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Waiting games: A man wearing a face mask takes a selfie next to a Tokyo 2020 Olympics countdown clock that has been adjusted for the new start date of July 23, 2021

Waiting games: A man wearing a face mask takes a selfie next to a Tokyo 2020 Olympics countdown clock that has been adjusted for the new start date of July 23, 2021

Getty Images

The IOC's Olympic Games executive director Christophe Dubi

The IOC's Olympic Games executive director Christophe Dubi

Getty Images

Tokyo 2020 organising committee chief executive Toshiro Muto

Tokyo 2020 organising committee chief executive Toshiro Muto

AP

Waiting games: A man wearing a face mask takes a selfie next to a Tokyo 2020 Olympics countdown clock that has been adjusted for the new start date of July 23, 2021

Olympic Games organisers are still counting the cost of postponement and say it is "premature" to put any accurate figure on the financial impact of pushing the event back to 2021.

The International Olympic Committee and the Japanese government agreed to a postponement last week amid the accelerating threat posed worldwide by the coronavirus pandemic.

On Monday the IOC confirmed the Games would now take place between July 23 and August 8 next year, allowing the maximum time for organisers and competitors alike to prepare.

The postponement could create immediate cash flow issues for national Olympic committees and some of the international federations of sports which are included in the Games programme.

The IOC's Olympic Games executive director Christophe Dubi said it would take time to assess the financial impact, but believes Tokyo's success in generating sponsorship money, selling tickets and other marketing activities would be mitigating factors.

"It's really premature to get into this," Dubi said in a conference call yesterday.

"It's an entirely new ball game and we have to look at every element. I've read numbers but these are really speculation because I can guarantee the work is ongoing.

"It is tens of thousands of lines of a budget which need to be reviewed. What I said before, we have this commitment to help and assist and find the right solution.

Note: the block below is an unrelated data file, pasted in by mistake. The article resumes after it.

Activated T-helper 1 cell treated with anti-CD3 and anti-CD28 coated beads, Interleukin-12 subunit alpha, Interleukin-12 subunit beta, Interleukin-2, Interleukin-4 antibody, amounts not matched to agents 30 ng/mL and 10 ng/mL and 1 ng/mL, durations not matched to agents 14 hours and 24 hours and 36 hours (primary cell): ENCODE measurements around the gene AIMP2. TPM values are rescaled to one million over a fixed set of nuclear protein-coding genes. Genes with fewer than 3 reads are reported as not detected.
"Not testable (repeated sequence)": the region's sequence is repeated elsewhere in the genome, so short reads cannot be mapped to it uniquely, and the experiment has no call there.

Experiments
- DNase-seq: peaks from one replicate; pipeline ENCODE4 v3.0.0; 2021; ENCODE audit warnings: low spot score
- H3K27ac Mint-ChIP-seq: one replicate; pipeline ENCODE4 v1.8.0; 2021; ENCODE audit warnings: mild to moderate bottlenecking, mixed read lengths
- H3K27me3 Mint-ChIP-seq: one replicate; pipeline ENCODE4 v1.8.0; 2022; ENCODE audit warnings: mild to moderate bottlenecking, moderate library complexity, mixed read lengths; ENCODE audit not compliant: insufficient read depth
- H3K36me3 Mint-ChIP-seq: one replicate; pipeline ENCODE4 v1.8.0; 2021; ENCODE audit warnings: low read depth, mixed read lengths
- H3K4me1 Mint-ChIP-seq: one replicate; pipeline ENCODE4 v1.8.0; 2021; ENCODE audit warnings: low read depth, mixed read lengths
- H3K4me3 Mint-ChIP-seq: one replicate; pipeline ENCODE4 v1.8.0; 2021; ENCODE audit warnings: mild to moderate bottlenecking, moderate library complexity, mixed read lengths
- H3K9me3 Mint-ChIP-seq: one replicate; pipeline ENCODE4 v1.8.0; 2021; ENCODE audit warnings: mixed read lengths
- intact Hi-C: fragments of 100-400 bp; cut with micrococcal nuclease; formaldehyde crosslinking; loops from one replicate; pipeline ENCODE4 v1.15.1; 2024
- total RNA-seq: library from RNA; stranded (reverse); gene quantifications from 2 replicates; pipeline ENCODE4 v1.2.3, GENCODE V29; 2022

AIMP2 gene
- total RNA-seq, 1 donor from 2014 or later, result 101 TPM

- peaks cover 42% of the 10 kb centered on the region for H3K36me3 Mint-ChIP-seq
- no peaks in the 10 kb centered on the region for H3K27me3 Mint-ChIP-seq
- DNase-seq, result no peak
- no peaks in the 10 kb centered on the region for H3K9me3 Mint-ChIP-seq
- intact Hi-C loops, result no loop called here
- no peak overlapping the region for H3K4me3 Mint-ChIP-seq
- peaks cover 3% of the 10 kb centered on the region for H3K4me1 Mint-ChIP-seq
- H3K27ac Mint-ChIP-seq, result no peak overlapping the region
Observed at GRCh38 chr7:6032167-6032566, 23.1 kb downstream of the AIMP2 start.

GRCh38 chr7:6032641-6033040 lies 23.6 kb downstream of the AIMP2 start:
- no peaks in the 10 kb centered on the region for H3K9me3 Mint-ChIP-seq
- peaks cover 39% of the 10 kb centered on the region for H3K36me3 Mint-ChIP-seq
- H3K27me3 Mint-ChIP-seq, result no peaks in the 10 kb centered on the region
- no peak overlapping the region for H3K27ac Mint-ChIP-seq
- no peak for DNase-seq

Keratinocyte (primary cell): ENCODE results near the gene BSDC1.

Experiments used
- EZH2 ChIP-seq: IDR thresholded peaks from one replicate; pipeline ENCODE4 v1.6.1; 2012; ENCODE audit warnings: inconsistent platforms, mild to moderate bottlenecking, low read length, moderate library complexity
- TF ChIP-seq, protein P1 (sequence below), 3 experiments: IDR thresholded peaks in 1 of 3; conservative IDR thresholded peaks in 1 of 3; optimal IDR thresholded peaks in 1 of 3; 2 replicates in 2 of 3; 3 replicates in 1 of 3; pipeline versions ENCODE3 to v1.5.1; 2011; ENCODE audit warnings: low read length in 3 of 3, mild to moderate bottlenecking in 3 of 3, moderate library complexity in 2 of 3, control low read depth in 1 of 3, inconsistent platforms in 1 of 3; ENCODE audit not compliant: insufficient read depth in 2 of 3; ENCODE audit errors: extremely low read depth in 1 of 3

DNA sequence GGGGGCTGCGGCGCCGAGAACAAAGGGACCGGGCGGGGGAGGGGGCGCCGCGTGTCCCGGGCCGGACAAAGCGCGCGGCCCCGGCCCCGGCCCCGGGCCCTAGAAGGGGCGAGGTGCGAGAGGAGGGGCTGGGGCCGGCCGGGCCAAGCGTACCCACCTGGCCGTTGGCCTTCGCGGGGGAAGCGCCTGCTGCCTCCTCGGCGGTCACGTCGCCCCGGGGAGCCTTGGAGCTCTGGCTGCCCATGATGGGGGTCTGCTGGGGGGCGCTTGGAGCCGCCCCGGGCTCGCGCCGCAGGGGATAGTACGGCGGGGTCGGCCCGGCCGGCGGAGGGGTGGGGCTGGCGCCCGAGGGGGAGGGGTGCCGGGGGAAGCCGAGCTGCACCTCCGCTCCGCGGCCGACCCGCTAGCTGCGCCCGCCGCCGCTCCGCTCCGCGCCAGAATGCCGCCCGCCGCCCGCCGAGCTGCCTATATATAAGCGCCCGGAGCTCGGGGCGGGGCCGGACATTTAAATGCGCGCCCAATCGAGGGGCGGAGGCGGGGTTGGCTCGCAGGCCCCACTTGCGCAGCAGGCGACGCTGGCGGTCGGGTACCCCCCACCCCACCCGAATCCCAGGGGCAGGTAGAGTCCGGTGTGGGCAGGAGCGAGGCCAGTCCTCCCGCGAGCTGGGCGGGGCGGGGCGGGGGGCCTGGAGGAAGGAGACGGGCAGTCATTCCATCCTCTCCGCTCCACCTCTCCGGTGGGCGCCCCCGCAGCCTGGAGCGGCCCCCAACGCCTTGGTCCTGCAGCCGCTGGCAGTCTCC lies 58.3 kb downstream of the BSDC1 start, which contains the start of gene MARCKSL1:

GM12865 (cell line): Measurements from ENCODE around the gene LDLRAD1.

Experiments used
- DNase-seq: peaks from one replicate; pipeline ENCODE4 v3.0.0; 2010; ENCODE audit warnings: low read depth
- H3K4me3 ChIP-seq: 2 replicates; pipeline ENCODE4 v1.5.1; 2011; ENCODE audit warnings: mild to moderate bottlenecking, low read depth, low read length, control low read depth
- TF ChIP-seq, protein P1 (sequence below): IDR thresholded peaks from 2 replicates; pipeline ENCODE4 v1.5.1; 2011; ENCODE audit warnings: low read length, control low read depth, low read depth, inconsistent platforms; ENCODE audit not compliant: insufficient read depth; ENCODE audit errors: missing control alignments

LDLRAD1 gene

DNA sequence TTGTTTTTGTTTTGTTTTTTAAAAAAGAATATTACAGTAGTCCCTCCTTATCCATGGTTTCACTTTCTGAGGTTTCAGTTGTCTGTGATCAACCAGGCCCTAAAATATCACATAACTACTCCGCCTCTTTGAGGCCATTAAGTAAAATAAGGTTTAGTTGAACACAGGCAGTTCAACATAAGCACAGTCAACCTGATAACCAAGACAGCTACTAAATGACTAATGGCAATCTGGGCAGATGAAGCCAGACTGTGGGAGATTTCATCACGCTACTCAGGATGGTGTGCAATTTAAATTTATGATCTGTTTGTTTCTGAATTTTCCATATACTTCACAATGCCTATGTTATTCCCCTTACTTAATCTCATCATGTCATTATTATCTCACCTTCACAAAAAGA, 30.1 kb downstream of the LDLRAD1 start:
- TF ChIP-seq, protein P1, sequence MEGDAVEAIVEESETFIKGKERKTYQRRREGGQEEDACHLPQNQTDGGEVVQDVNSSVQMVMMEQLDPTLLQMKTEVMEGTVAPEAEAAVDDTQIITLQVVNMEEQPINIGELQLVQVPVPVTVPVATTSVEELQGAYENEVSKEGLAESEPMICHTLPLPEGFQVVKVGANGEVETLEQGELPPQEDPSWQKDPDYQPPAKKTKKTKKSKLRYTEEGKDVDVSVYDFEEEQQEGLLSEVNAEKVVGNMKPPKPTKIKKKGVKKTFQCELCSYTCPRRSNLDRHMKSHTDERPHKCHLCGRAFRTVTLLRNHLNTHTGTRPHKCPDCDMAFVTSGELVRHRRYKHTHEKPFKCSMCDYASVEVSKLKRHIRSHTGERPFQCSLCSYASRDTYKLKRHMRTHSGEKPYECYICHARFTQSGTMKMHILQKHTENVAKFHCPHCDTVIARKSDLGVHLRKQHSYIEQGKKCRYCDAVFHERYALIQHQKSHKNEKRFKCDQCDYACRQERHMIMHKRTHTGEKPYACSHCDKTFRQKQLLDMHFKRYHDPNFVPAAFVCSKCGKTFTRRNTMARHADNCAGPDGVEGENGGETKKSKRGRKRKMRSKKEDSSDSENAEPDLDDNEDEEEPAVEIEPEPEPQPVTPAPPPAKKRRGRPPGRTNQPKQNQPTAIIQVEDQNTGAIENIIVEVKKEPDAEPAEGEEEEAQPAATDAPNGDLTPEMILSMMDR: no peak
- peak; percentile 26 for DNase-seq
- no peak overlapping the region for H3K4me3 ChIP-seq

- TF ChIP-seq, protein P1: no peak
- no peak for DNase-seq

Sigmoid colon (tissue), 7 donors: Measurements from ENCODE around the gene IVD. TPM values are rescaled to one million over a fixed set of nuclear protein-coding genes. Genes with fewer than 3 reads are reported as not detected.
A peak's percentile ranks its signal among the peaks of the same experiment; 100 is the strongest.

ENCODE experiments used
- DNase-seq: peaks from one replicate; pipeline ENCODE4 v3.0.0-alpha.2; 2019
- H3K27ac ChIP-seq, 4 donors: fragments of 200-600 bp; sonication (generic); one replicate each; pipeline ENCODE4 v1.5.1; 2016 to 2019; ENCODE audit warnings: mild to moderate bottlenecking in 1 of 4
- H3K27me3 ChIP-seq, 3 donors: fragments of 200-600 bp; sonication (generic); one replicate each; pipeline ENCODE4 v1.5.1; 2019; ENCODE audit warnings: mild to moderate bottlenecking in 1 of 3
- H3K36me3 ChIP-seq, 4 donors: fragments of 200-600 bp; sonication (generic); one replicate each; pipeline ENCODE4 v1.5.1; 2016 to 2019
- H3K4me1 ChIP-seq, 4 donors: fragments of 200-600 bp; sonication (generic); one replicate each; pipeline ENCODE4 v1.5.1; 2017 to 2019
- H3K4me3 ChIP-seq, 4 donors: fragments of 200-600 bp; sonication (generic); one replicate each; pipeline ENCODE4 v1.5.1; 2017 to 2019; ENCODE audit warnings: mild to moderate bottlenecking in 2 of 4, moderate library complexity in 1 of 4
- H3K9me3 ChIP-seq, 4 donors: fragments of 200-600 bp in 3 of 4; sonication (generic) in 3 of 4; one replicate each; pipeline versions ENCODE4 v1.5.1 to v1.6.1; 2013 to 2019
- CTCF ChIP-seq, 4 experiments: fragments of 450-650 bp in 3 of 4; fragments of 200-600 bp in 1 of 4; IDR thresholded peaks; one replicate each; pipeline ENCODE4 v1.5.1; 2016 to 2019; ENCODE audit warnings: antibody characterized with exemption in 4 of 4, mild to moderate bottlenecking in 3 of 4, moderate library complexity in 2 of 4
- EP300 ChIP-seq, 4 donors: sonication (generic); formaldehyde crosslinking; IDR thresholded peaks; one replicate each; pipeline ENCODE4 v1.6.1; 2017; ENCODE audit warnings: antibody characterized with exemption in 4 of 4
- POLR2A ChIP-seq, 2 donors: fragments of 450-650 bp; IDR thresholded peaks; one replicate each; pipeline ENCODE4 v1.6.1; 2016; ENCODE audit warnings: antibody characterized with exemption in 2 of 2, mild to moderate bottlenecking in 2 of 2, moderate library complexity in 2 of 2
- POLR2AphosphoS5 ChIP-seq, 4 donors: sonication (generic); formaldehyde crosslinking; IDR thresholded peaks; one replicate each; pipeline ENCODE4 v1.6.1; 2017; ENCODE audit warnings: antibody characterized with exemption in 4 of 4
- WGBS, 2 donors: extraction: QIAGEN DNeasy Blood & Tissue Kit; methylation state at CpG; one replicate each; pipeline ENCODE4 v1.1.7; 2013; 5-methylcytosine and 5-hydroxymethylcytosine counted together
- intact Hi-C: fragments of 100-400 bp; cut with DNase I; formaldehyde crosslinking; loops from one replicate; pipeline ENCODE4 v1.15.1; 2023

"You also have to remember Tokyo 2020 was in a great financial position prior to the crisis hitting and they had also some contingencies and that has to be factored in.

"It's many moving pieces, but the fantastic campaign they had on the marketing front - the ticketing, the hospitality - is truly helpful because the revenues are incredibly high and that is something we can rely on."

Tokyo 2020 organising committee chief executive Toshiro Muto said last week that the cost of rescheduling would be "massive".

Dubi expressed his sympathy with the situation Muto and his colleagues now found themselves in.

"One has to understand that Tokyo 2020 and the authorities were really close to delivery," he added.

"When we see it four months out, it is a machine ready to deliver. They have their volunteers identified, everybody is ready to go, they have their last test events. It is a big machine ready to go, and we (had to) brake.

"You have an Olympic Village that is contracted and ready to operate, you have 41 sports venues that had very detailed contracts, convention centres hosting sports events and media, 40,000 hotels booked by the organising committee, 2,000 buses, thousands of contracts for goods and services, and all this towards a date, which was this summer.

"All of this has to be re-secured one year later, so it is a massive undertaking."

Securing the Olympic Village for use in the summer of 2021 was on the "urgency list", Dubi said.

The IOC's sports director Kit McConnell confirmed that athletes who had already qualified would remain eligible to compete one year on, subject to their selection by their national Olympic committee.

He also confirmed it was the intention that the men's and women's marathons, and the race-walking events, would take place in Sapporo, with its cooler climate compared to Tokyo.

PA